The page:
Another chapel dangling perilously on the edge of a valley is the chapel of Our Lady of Itria, in the scenic hamlet of Bingemma. ‘Itria’ derives from the Orthodox nomenclature Hodegetria, meaning ‘she who knows the way’. This chapel was built in 1600, when many devotees revered the Madonna of Itria. What is amazing about this chapel it its location. To the right of the chapel, an uneven pathway leads down to a quaint valley, the sides of which are pockmarked by a series of tombs, or rock hewn caves. Mystery still shrouds this area, as archaeologists still do not agree on whether these caverns were used as tombs, or whether they were ancient dwellings.

Chapel of St Paul the Hermit – Wied il-Ghasel, Mosta

Wied il-Ghasel in Mosta has been forever immortalised in a popular Maltese song, highlighting the beauty of the area. The chapel of St Paul the Hermit adds further charm and exquisiteness to the already fascinating area; the chapel is built in a natural cave opening, incorporating the cave walls into its own structure. The legend surrounding this chapel goes that a saintly hermit lived in the cave before the chapel was built. Some Maltese had started living immorally, and had received fair warnings from the hermit who advised them to change their life’s course. Relentless, and seeing that the hermit lived such a pious life, they decided to tempt him into a life of sin, sending a woman down to his cave in order to seduce him. The hermit could not take their taunting any longer and therefore decided to head first to Comino, then to Gozo. Instead of taking a boat as one would normally do when crossing over to the islands, the hermit lay down his cloak on the water, and travelled on it as if it were a raft. Upon seeing this miraculous event, the Maltese people realised that he was a saint, and asked for his forgiveness. They built a small chapel where the hermit used to dwell, and dedicated it to St Paul the Hermit.

Chapel of St Matthew – Maqluba, Qrendi

It seems that the Maltese had a knack for building chapels hazardously close to the edge. Yet the chapel of St Matthew in Qrendi is an exception. This chapel dates as far back as the 11th century, before the Maqluba sinkhole was formed. It is said that the chapel avoided destruction by the sinkhole miraculously, after the village that stood where the sinkhole is now located was destroyed and engulfed by the earth in a violent storm in 1343. The chapel that stands there today is composed of two adjoining chapels – known as ‘iz-Zghir’ (the small) and ‘il-Kbir’ (the large). The larger chapel was built in 1682.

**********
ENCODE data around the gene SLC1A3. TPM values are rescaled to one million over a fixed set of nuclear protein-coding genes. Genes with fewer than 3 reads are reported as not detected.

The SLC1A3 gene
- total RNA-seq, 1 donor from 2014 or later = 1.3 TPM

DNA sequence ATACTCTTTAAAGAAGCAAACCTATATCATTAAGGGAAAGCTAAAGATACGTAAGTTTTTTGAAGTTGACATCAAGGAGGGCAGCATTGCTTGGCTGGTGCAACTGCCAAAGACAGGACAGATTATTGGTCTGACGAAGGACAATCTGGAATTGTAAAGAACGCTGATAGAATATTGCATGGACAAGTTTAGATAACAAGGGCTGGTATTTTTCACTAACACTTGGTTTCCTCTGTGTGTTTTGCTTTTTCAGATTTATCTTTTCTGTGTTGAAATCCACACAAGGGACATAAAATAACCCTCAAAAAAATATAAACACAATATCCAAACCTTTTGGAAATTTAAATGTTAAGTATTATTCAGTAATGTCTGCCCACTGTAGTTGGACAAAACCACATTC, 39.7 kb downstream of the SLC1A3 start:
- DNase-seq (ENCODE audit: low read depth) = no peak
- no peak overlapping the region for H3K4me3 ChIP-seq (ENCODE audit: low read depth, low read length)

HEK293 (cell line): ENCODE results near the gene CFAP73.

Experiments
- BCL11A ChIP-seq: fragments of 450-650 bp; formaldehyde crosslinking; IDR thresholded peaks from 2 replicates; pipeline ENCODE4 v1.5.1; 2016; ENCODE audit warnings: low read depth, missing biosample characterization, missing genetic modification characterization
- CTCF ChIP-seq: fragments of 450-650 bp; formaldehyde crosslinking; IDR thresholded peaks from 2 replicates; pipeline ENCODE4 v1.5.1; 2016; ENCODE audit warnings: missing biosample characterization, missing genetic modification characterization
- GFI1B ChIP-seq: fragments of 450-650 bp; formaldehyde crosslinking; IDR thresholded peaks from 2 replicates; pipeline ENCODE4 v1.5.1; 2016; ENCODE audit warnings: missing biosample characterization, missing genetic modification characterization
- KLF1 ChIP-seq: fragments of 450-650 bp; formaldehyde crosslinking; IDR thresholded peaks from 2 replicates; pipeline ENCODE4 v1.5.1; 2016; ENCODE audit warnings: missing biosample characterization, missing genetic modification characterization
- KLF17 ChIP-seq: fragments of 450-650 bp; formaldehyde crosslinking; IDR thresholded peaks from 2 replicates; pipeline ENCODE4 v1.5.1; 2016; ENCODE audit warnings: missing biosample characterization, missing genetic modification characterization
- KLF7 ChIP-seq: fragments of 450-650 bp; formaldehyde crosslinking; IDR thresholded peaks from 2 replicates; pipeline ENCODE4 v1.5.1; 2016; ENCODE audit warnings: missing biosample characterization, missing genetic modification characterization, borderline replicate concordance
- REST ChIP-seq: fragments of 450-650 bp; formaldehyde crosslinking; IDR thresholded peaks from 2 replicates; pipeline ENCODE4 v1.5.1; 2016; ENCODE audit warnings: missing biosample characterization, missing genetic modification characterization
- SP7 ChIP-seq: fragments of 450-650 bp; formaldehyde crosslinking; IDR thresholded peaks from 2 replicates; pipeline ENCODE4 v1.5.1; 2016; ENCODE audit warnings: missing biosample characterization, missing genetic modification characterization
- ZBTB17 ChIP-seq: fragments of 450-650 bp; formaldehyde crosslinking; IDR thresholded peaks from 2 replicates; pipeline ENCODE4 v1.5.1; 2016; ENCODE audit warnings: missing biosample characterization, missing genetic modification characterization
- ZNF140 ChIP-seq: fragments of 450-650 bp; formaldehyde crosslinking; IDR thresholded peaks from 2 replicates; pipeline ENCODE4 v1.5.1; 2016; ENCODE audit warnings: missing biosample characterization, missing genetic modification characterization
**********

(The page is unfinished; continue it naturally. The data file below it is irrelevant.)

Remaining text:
Immaculate Conception Chapel – Spinola Bay, St Julian’s

Camouflaged among the modern buildings and restaurants along Spinola Bay, one finds a small chapel dedicated to the Immaculate Conception. At first glance, the chapel is almost unnoticeable, as it blends into the hodgepodge of buildings along the seafront. Back when St Julian’s was an idle fishermen’s village, this unassuming chapel served as a place of worship for the workers of the area, and it was known by the name ‘tas-Sajjieda’ meaning ‘of the fishermen’. Nowadays the chapel has been squashed on both sides by imposing modern buildings, yet she holds on steadfastly and looks out to the bay whose fishermen she once served. The site was first used in 1580, when a church known as ‘ta’ Lapsi’ was built after the Great Siege. The church as we know it today was built in 1688 by Fra Paolo Rafel Spinola, whose name is still connected to the area to this day.